New York Yankees second baseman Robinson Cano denied any involvement with a South Florida clinic under investigation by Major League Baseball after a report linked an associate of his to the facility.
ESPN reported Monday that the spokeswoman for Cano's foundation is listed as having been a client of Biogenesis of America LLC, a now-closed anti-aging clinic in Coral Gables. She told ESPN she did not receive anything from the clinic and said Cano never did, either.
Yankees third baseman Alex Rodriguez is among the big leaguers linked to clinic. The Miami New Times reported in January it had obtained files showing Rodriguez bought banned substances from the facility. Rodriguez's spokesman has denied the allegations in the New Times report.
Before Monday night's game at Tampa Bay, Cano said he does not feel there is a need to contact Sonia Cruz, the spokeswoman for his foundation.
"It has nothing to do with me," Cano said. "I'm just going to keep playing my game."
Cano said he had not seen the report.
An investor who helped launch Anthony Bosch's Biogenesis of America has been trying to sell purported documents from the closed anti-aging clinic to Major League Baseball and players, several people familiar with the matter said earlier this month.
MLB has bought some of the documents, the people said, all speaking on condition of anonymity because they were not authorized to speak publicly about the situation. MLB has been investigating the clinic for allegedly distributing banned performance-enhancing drugs to players.
MLB's purchase was first reported a few weeks ago by The New York Times, which said Friday that MLB investigators have "what they believe is evidence" that a representative of Yankees third baseman Alex Rodriguez purchased medical records.
An associate who works closely with Rodriguez denied that the player has ever tried to buy the documents, telling The Associated Press the Yankees slugger "doesn't even care" what's in the records. The person spoke on condition of anonymity because Rodriguez did not authorize the release of that information.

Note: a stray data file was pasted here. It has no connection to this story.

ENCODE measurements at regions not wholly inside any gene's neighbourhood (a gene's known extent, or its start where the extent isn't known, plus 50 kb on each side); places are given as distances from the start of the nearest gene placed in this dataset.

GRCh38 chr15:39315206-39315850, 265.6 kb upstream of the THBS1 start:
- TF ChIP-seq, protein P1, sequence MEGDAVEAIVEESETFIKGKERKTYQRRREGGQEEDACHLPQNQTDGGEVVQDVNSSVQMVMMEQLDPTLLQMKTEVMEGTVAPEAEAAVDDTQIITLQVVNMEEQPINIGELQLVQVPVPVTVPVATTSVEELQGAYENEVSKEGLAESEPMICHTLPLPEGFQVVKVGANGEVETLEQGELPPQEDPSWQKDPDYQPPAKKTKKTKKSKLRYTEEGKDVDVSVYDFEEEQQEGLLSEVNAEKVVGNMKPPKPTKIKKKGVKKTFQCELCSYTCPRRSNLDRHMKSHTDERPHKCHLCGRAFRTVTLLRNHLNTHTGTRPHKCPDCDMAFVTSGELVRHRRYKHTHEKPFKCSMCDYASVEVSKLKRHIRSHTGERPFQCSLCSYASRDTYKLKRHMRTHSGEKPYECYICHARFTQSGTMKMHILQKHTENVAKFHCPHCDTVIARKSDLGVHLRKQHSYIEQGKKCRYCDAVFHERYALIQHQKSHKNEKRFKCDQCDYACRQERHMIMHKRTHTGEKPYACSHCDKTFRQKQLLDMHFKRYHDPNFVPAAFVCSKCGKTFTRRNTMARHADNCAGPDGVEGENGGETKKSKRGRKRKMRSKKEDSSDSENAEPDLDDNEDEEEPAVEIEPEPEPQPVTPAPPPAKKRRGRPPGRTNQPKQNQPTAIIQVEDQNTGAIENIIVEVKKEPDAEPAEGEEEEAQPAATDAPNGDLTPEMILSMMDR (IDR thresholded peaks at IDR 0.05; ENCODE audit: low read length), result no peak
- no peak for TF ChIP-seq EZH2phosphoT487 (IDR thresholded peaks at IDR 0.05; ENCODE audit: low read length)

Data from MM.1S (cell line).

Those familiar with the situation also told the AP that the person selling the documents has called representatives of players and MLB officials in recent weeks offering the records for a price. Baseball could try to use the documents in disciplinary proceedings against players under the sport's drug agreement. The individual who provided the documents would be needed, presumably, to authenticate them in any grievance hearing.
MLB decided it was important to have the information, regardless of whether they ever are introduced in any disciplinary proceedings. MLB is not certain whether more documents will be offered.
Miami New Times reported in January that it obtained purported records detailing drug purchases by Rodriguez, 2012 All-Star game MVP Melky Cabrera, 2005 AL Cy Young Award winner Bartolo Colon and 2011 AL championship series MVP Nelson Cruz.
Other baseball players the newspaper said appeared in the records include Gio Gonzalez and Yasmani Grandal. Later, Yahoo Sports reported that 2011 NL MVP Ryan Braun was mentioned in the records.
Several players and their spokesmen have denied any improprieties.
MLB has sued Biogenesis and its operators in Miami-Dade Circuit Court, leading to the possibility it could attempt to obtain company documents in the civil suit. New Times turned down a request by MLB for material the paper obtained.
Based on reporting by the Associated Press.